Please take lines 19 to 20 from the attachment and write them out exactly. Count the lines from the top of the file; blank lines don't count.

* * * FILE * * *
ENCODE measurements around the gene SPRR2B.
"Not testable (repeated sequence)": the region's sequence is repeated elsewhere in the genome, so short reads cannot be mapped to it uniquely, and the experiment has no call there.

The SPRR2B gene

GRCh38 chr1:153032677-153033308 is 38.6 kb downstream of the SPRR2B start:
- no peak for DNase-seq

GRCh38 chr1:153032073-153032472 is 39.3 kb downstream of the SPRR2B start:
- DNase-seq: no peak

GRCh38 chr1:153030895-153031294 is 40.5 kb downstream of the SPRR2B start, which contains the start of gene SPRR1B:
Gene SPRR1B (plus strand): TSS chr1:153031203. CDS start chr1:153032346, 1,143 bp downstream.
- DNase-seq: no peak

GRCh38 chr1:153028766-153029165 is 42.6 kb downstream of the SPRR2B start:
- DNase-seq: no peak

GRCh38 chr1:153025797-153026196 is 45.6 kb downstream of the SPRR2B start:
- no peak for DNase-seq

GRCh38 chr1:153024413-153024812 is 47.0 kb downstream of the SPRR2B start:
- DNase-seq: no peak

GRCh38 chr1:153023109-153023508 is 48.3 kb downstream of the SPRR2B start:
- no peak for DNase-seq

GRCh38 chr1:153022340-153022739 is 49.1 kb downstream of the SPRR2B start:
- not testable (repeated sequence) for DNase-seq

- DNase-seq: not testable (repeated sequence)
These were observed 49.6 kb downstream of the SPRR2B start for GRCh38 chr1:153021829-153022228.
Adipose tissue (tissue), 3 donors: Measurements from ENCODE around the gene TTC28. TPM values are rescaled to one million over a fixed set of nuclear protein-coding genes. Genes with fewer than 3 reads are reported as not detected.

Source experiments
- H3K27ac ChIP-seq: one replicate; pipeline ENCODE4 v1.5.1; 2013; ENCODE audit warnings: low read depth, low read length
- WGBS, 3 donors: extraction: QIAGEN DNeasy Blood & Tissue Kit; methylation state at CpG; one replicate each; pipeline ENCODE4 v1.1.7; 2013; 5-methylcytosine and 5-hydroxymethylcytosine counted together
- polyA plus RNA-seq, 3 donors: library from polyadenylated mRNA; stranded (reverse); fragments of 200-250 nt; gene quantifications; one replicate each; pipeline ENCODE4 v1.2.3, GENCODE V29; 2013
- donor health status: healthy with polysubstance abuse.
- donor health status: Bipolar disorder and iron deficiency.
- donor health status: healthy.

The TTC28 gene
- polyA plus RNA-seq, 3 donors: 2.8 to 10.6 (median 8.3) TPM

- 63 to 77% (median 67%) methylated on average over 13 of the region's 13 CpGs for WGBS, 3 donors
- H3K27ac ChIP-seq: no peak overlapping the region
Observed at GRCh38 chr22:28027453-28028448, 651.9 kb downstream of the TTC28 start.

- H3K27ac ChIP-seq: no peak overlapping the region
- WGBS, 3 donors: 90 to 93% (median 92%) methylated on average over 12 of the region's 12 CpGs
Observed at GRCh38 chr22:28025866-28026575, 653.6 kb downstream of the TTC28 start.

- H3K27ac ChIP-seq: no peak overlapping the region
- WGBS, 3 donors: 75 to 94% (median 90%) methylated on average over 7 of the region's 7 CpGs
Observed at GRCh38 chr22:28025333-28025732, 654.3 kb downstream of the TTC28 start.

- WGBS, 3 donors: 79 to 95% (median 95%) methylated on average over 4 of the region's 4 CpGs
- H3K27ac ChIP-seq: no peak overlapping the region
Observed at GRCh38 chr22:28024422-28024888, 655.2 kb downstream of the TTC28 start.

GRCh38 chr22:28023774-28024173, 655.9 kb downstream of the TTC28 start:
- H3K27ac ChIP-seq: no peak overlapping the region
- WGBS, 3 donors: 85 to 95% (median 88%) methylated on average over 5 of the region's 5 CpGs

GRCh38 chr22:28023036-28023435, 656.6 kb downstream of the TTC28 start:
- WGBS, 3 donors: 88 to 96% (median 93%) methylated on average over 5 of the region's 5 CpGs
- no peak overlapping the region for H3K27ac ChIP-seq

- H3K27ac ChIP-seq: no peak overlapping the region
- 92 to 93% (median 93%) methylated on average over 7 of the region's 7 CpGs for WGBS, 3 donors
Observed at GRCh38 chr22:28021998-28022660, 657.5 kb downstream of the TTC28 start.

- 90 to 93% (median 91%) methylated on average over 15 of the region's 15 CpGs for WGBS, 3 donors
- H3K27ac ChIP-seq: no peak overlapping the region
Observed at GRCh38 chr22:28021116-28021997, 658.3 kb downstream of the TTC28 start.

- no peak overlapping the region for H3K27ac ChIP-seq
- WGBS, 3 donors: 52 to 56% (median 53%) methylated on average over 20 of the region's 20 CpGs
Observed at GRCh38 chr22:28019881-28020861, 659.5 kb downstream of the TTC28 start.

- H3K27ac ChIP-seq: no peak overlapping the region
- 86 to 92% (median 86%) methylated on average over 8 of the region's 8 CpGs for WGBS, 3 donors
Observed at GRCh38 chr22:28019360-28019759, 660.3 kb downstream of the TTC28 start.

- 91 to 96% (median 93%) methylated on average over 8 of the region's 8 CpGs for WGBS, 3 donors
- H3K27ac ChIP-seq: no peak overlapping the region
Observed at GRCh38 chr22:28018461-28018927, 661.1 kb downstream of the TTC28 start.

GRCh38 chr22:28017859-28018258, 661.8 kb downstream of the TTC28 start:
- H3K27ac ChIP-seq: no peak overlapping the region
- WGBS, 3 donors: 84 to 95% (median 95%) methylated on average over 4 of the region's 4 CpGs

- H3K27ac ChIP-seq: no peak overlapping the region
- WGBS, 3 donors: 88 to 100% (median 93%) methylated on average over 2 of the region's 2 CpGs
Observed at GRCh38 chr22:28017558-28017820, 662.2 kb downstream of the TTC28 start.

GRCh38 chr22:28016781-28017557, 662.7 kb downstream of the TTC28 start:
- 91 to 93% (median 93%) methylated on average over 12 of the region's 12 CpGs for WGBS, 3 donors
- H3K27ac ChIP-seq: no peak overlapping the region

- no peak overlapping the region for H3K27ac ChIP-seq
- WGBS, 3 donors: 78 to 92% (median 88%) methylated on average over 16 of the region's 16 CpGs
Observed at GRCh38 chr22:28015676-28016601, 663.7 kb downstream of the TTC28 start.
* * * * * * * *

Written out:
GRCh38 chr1:153022340-153022739 is 49.1 kb downstream of the SPRR2B start:
- not testable (repeated sequence) for DNase-seq